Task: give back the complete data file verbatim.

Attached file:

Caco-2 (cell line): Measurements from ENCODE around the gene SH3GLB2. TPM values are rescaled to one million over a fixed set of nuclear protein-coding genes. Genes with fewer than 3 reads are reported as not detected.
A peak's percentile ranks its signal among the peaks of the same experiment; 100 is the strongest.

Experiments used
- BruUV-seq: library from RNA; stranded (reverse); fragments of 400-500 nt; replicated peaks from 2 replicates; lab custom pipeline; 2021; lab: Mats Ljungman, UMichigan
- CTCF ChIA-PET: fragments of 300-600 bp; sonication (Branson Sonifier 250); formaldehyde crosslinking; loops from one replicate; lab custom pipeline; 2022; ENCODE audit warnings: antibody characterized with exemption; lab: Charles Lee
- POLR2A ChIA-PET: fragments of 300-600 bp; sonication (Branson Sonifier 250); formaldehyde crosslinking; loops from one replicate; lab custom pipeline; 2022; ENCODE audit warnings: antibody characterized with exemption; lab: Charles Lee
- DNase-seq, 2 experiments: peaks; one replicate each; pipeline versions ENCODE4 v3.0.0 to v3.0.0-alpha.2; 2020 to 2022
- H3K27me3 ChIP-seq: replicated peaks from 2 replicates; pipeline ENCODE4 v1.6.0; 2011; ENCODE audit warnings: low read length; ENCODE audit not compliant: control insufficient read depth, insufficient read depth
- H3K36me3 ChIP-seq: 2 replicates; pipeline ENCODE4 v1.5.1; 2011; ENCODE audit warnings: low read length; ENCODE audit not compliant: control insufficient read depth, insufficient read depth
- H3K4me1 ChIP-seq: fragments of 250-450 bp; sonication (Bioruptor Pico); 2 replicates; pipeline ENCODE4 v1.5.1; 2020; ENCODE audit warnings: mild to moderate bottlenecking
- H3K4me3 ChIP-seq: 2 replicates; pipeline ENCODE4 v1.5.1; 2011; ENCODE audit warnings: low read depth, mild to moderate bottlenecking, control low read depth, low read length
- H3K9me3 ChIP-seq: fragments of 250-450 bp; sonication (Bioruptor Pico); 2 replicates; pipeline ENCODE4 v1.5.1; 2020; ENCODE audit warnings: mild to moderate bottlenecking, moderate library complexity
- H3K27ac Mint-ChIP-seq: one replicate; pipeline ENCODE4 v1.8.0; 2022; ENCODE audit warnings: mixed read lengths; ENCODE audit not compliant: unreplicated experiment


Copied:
Caco-2 (cell line): Measurements from ENCODE around the gene SH3GLB2. TPM values are rescaled to one million over a fixed set of nuclear protein-coding genes. Genes with fewer than 3 reads are reported as not detected.
A peak's percentile ranks its signal among the peaks of the same experiment; 100 is the strongest.

Experiments used
- BruUV-seq: library from RNA; stranded (reverse); fragments of 400-500 nt; replicated peaks from 2 replicates; lab custom pipeline; 2021; lab: Mats Ljungman, UMichigan
- CTCF ChIA-PET: fragments of 300-600 bp; sonication (Branson Sonifier 250); formaldehyde crosslinking; loops from one replicate; lab custom pipeline; 2022; ENCODE audit warnings: antibody characterized with exemption; lab: Charles Lee
- POLR2A ChIA-PET: fragments of 300-600 bp; sonication (Branson Sonifier 250); formaldehyde crosslinking; loops from one replicate; lab custom pipeline; 2022; ENCODE audit warnings: antibody characterized with exemption; lab: Charles Lee
- DNase-seq, 2 experiments: peaks; one replicate each; pipeline versions ENCODE4 v3.0.0 to v3.0.0-alpha.2; 2020 to 2022
- H3K27me3 ChIP-seq: replicated peaks from 2 replicates; pipeline ENCODE4 v1.6.0; 2011; ENCODE audit warnings: low read length; ENCODE audit not compliant: control insufficient read depth, insufficient read depth
- H3K36me3 ChIP-seq: 2 replicates; pipeline ENCODE4 v1.5.1; 2011; ENCODE audit warnings: low read length; ENCODE audit not compliant: control insufficient read depth, insufficient read depth
- H3K4me1 ChIP-seq: fragments of 250-450 bp; sonication (Bioruptor Pico); 2 replicates; pipeline ENCODE4 v1.5.1; 2020; ENCODE audit warnings: mild to moderate bottlenecking
- H3K4me3 ChIP-seq: 2 replicates; pipeline ENCODE4 v1.5.1; 2011; ENCODE audit warnings: low read depth, mild to moderate bottlenecking, control low read depth, low read length
- H3K9me3 ChIP-seq: fragments of 250-450 bp; sonication (Bioruptor Pico); 2 replicates; pipeline ENCODE4 v1.5.1; 2020; ENCODE audit warnings: mild to moderate bottlenecking, moderate library complexity
- H3K27ac Mint-ChIP-seq: one replicate; pipeline ENCODE4 v1.8.0; 2022; ENCODE audit warnings: mixed read lengths; ENCODE audit not compliant: unreplicated experiment